You’re right about Delicious, nothing can replace it, and it’s pretty essential to me as well. If I didn’t use the extension very frequently, its little UI quirks wouldn’t annoy me so much!

  3. Rfah
    December 16, 2010 at 9:50 pm [ Permalink

    Yeah …. true! .. and the unfortunate thing is that NONE of the Chrome Delicious extensions come anywhere near the Delicious Add-On for Firefox .. IMHO… If only!!

    This glaring weakness with Chrome if forcing me back to Firefox, but I don’t want to go there.

    Well, maybe my ‘domestic blindness’ is preventing me from finding a suitable Delicious Extension for Chrome .. I dunno .. but all of the ones I can source are deficient in a number of annoying ways [alla ‘Why I Hate…”].

    Unfortunately I am heavily dependent upon Delicious … Time for someone [Google???] to address this glaring hole, in the market and/or in Chrome.

  4. Rfah
    December 16, 2010 at 10:29 pm [ Permalink


    Well founded rumours suggest that Y! is shutting down Delicious … now that will certainly solve the ‘Chrome Delicious Extension’ dilemma!!


  5. December 16, 2010 at 10:36 pm [ Permalink

    Wow, that’s bad news! I hope their decision wasn’t influenced by my negative comments about the Chrome extension. If so… Yahoo, I didn’t mean it, I promise!

    So what happens next? Surely they’ve got to open source it, like Google did with Wave?

  6. Rfah
    December 20, 2010 at 10:56 am [ Permalink

    Here … this looks like a good replacement for the ‘not so yummy any more’ delicious bookmark manager.


  7. Aidan Whitehall
    February 3, 2011 at 8:07 am [ Permalink

    Some good points. I’d add the lack of the tag suggestions, which I find such a HUGE time-saver in the Firefox version… this small thing in an extension really is dissuading me from adopting Chrome as my default browser. Crazy, but true!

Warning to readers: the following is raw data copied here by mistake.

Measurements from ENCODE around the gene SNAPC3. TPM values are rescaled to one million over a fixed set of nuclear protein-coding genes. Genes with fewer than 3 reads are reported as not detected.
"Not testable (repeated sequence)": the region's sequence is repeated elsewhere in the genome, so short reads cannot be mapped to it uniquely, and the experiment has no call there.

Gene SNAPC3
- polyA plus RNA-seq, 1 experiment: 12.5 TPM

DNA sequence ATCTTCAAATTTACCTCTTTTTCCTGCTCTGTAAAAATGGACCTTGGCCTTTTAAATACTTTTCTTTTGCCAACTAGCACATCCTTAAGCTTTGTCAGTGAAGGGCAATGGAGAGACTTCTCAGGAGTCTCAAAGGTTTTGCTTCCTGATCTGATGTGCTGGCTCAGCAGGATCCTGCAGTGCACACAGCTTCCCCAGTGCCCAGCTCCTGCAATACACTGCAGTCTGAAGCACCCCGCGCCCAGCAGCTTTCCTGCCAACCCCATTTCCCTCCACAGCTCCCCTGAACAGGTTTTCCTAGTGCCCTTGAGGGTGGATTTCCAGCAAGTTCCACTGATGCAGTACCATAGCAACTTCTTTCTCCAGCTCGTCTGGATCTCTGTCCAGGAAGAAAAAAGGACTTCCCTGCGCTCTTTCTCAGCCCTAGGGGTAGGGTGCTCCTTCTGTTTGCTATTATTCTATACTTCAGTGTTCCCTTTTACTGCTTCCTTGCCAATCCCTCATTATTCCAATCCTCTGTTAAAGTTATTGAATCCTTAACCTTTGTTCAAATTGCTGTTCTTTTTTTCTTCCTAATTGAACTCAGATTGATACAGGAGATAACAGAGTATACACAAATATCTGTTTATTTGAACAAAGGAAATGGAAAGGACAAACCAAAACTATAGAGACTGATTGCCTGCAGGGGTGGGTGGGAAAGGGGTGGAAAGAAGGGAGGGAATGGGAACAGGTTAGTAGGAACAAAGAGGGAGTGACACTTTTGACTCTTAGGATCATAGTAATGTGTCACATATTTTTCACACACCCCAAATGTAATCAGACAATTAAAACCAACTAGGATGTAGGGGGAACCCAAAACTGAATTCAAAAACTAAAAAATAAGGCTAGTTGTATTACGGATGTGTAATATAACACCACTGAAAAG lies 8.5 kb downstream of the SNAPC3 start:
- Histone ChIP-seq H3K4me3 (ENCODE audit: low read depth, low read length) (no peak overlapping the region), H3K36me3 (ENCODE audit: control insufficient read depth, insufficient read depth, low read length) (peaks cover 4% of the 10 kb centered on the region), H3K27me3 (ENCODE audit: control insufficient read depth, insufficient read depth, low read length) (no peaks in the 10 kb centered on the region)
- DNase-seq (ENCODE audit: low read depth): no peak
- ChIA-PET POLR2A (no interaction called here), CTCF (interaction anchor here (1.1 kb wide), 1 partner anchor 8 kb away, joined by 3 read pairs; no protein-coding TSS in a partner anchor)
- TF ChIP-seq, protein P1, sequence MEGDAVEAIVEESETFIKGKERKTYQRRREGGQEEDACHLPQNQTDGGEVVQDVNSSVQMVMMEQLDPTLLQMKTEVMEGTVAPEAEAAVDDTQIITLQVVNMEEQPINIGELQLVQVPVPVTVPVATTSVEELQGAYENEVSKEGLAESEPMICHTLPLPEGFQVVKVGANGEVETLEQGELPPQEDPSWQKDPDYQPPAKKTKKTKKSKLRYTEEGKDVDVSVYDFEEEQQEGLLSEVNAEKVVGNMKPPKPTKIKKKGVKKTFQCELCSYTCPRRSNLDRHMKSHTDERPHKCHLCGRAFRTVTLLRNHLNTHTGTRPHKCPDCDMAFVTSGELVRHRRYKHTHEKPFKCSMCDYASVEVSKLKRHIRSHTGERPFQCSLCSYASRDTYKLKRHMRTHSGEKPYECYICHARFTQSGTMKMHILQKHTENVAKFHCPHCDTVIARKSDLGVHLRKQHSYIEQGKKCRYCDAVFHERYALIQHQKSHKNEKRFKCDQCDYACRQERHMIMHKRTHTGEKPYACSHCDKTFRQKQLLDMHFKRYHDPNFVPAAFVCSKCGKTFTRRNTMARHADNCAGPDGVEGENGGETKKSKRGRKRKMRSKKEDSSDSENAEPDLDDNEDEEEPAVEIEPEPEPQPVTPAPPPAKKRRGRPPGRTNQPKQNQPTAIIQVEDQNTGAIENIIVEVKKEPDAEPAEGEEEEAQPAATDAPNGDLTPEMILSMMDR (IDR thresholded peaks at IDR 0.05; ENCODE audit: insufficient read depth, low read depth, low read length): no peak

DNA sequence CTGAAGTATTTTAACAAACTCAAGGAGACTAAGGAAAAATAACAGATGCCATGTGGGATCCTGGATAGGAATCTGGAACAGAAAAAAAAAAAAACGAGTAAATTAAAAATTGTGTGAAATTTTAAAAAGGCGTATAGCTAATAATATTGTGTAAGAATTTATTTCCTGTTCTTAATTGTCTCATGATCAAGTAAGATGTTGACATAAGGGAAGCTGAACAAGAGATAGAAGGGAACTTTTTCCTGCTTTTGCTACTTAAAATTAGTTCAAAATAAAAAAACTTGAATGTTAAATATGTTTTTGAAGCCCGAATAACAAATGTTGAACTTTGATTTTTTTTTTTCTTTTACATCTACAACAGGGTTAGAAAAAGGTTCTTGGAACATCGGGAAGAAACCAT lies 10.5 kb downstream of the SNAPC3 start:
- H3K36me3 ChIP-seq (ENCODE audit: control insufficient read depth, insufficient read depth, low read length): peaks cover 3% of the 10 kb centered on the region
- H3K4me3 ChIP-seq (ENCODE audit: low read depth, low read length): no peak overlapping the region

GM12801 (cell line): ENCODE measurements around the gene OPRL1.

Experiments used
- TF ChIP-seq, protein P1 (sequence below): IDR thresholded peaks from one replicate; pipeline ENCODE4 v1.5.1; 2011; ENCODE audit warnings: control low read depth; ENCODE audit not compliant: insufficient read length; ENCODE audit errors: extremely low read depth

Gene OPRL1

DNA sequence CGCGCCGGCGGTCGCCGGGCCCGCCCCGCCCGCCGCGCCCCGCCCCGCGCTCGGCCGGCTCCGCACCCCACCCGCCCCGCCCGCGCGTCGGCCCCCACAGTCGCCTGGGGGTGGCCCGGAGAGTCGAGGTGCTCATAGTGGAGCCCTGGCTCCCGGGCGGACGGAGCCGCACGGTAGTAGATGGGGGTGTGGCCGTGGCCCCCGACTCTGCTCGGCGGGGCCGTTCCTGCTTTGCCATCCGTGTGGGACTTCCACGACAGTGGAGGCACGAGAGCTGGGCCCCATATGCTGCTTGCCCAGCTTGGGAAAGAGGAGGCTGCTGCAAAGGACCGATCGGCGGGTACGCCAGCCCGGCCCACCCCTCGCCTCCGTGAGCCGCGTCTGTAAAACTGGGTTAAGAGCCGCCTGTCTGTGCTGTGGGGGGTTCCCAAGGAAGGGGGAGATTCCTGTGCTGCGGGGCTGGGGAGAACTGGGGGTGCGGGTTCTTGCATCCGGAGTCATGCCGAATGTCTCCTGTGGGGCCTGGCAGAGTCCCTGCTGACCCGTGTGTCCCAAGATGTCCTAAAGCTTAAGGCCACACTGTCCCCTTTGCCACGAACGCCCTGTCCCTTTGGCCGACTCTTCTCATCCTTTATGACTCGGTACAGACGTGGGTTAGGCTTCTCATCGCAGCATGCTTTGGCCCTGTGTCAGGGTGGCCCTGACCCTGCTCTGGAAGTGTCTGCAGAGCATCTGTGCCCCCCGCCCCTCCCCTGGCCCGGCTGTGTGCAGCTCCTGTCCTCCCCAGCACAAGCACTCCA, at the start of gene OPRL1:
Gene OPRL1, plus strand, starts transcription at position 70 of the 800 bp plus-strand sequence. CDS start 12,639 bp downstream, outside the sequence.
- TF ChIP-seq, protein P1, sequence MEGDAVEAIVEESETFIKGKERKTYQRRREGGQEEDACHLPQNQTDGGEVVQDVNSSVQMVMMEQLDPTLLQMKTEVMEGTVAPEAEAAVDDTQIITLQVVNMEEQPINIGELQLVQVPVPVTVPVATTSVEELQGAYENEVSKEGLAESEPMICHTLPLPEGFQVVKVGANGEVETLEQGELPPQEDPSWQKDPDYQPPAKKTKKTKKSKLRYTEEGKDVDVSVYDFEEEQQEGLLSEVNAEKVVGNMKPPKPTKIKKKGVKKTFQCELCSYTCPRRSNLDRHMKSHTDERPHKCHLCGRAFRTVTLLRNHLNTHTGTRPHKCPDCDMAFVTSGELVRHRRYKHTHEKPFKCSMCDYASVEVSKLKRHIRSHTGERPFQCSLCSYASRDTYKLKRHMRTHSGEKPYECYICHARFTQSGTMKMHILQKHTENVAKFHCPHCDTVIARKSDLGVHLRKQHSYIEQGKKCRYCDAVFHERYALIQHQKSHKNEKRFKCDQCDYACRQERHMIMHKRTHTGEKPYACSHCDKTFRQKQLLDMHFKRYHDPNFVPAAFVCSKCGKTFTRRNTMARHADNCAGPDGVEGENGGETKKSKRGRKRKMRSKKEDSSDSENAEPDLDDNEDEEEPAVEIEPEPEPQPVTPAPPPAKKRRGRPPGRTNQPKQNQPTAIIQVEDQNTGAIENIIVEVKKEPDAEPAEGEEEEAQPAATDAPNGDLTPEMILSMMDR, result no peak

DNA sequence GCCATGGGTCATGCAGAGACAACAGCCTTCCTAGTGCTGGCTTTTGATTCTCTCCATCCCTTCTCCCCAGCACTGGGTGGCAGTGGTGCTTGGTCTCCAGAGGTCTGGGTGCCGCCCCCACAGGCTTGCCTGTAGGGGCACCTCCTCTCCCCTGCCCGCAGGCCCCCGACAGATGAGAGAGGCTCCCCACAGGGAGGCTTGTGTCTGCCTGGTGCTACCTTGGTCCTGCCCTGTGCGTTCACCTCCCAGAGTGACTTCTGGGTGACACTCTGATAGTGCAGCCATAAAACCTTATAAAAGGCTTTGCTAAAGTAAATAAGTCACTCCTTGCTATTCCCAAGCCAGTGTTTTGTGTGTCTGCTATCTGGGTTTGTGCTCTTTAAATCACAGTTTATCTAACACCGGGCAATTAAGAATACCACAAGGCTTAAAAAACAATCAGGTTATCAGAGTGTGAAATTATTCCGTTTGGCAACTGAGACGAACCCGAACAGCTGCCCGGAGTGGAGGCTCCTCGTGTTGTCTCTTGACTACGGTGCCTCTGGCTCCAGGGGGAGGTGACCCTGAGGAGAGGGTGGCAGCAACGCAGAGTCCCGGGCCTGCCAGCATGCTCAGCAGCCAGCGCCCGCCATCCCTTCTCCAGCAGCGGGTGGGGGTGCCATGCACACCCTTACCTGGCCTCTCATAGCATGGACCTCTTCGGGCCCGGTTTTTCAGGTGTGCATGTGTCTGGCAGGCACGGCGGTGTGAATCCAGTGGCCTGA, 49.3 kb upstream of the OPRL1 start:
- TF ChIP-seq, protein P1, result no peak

I’m not sure I follow your comment re: the order of Save & Cancel. Certainly on this PC (Windows XP), every diagloue box has the buttons in the order “OK, Cancel, Apply, Help”, which (to my mind) corresponds with the order of “Save, Cancel” in the Chrome extension. Can you cite your examples in which you see this behaviour?

    Regarding the closure of Delicious, is that still on the cards? This mention alarmed me enough to do a quick Google, but I didn’t find much evidence to substantiate the assertion that it’s an impending move. Perhaps the closure is no longer imminent…?

    BTW, if you have any sort of programmatic control over this blog, may I suggest you allow the “Notify me of following comments via e-mail” checkbox take focus after having tabbed twice from the comments textarea. I instinctively tabbed twice and hit Space, and was surprised by the results. Thanks!

  8. Desmond
    March 11, 2011 at 6:49 pm [ Permalink

    Agreed with Rfah’s statement that the Delicious extension for Chrome completely pales in comparison for the one on Firefox. I like to go back and browse my bookmarks by tags, and I just can’t do that with Chrome. IMHO, the interface for Firefox’s implementation is so much cleaner and better, with the ability to bring up the sidebar with the listing of bookmarks.